The Triduum is a look at  all souls, all the faithful departed whether saints or sinners, serious topics thankfully lightened by a very festive celebration; but it is easy to get tricked into ignoring these souls while being bribed by candy. In that Halloween phrase “trick or treat”, perhaps there is an echo of both the day of all saints and souls; it is the saints that did not fall for life’s tricks, while perhaps some souls were a bit to attached to the treats that they lost sight of the perils. The disguises of Halloween do after all mimic the disguises and deceptions of life. Art does indeed imitate life.Trick or treat can be rephrased to the more sober and biblical “I present to you a blessing and a curse.” Jack-O-Lanterns with their candles do illustrate body and soul and the procession of masked characters is a drama of the procession of life as most everyone eventually realizes their season for collecting treats has passed. Eventually one must pass from one side of the door to the other, from asking the questions to giving the replies or simply observing and growing in these seasons of life.

(note: I know the word triduum isn’t being used 100% correctly here, it is being used to draw similarly to the Easter triduum. I guess trilogy might have been the correct choice, but that word doesn’t have the same effect.)

Halloween

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Halloween is one of those odd liturgical days. It is sort of Christian and sort of pagan. The Christians can claim the day as the eve of all hallows day, also known as all saints day. It also has many pagan roots, and many are from the ancient paganism of the Roman Empire. Today though the day is often commandeered by the neo-pagan witches that are so common in these woods. For them this is the biggest day of their calendar year. Years ago it also was a big day for kids, something for them to eagerly look forward to. I think today though the parents have taken this day for themselves. For the kids, there is no longer running around the neighborhood trying to fill their sack to the brim with treats. Instead they are ushered to a safe zone for more structured activities. Oh, I understand the reason and it is a good though sad one; but that charm of the day has been lost. The Halloween I see for kids today is what I think of as the responsible secular day of entertainment. For this modern day it is about the costume, the candy, and the adult parties. For the witches, it is about grown up witch stuff I know nothing about. I assume though they take it quite seriously.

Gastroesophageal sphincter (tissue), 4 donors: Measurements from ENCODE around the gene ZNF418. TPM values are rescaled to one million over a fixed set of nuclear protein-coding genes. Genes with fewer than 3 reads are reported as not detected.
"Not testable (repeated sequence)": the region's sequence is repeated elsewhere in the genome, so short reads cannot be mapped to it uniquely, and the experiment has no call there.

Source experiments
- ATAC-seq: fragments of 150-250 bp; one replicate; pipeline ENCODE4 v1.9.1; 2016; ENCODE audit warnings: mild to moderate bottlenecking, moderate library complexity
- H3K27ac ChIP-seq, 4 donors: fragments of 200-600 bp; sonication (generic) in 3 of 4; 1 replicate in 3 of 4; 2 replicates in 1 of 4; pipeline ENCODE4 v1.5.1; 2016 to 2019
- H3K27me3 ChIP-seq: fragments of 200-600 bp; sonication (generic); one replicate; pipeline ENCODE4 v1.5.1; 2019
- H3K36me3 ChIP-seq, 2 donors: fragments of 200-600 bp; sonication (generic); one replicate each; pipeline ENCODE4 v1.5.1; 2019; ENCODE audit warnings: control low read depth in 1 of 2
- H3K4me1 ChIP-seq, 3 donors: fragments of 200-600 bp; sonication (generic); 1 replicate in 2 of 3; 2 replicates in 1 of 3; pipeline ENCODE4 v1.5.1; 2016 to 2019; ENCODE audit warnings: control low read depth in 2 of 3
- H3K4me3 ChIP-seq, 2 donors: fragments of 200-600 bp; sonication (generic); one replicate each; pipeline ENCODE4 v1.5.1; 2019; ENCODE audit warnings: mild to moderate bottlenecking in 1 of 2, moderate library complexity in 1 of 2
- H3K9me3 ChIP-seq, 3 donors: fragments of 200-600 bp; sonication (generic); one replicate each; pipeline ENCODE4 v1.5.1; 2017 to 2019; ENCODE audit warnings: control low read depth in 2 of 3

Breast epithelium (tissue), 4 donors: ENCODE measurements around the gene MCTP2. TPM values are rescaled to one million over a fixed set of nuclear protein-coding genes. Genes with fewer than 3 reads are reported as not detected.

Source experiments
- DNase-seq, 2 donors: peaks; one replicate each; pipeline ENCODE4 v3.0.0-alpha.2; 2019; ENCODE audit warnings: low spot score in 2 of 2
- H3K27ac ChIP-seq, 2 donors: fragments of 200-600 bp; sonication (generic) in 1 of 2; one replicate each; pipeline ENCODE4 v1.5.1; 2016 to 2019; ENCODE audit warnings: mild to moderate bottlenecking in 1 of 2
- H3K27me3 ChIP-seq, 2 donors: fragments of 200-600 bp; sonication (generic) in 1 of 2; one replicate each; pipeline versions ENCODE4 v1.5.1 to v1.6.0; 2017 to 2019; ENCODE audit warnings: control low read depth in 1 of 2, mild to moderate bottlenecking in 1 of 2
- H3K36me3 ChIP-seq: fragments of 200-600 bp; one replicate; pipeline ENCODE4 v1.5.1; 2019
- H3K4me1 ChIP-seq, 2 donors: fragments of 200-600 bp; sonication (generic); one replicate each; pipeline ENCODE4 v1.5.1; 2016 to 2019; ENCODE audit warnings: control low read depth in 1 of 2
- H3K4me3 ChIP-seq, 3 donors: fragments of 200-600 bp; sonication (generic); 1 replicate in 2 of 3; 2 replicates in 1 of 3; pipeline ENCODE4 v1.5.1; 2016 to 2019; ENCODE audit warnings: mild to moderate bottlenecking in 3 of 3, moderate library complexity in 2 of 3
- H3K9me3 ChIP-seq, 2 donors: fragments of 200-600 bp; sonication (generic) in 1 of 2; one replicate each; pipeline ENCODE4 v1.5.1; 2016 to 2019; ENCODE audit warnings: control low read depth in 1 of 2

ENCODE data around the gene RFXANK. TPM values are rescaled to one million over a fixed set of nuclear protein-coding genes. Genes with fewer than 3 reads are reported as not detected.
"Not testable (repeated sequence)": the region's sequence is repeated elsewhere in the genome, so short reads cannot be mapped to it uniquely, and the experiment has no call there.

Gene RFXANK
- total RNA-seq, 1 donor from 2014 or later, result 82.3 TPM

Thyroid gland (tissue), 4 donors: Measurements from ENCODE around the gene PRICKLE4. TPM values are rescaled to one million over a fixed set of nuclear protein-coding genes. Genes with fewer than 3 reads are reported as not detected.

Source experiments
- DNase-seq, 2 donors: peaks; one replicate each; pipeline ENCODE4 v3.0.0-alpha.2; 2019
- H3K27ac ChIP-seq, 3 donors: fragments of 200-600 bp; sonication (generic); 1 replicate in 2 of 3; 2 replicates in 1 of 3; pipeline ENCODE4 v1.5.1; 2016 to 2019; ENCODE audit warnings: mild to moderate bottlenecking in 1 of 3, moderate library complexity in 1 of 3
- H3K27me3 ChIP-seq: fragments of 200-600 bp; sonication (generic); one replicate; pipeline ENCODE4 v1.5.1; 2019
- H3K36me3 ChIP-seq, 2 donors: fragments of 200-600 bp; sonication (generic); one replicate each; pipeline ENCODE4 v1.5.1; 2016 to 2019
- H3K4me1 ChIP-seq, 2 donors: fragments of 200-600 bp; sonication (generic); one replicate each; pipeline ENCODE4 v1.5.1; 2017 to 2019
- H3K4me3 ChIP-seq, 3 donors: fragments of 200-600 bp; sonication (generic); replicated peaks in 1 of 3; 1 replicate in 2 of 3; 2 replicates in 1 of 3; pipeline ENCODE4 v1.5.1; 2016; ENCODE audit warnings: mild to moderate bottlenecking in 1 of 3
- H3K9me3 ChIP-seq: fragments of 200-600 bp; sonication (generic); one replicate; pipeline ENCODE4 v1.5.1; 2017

Gone though is All Hallows Eve, the eve of all saints day and all souls day that follows. In days long ago, this kids Halloween was always connected with the liturgical observances of all saints and all souls day. With those masses, that somewhat costumed celebration had meaning. Life, death, good evil, trickery, deception, masks, all reflected something real about life. Wandering house to house they were not given much thought; it was the church service that always brought reason to the customs of Halloween. It was the church service that reminded us that the day was not just a party simply for enjoyment. That was the old Halloween. The new day is that safe day, void of meaning, orchestrated by responsible secular adults, and propagated by the desire of merchants.

Perhaps it might be wise for responsible adults to give kids back their day, to reacquaint them with the history and customs of a true Halloween. That true Halloween still involves costumes and candy, but it also involves the Masses of All Saints and All Souls day. It also involves a bit of the history of those customs, and perhaps even a little bit of the history of some saints. The tradition of this day is too rich for some poor kid, dressed like a fool, to be dragged to a shopping mall so that they can collect some new age health conscious “treat.” Halloween is an important day, and it is a day rich in tradition and meaning; wouldn’t it be better to give a kid that rather than another granola bar? Trick or treat.

Triduum of All Hallows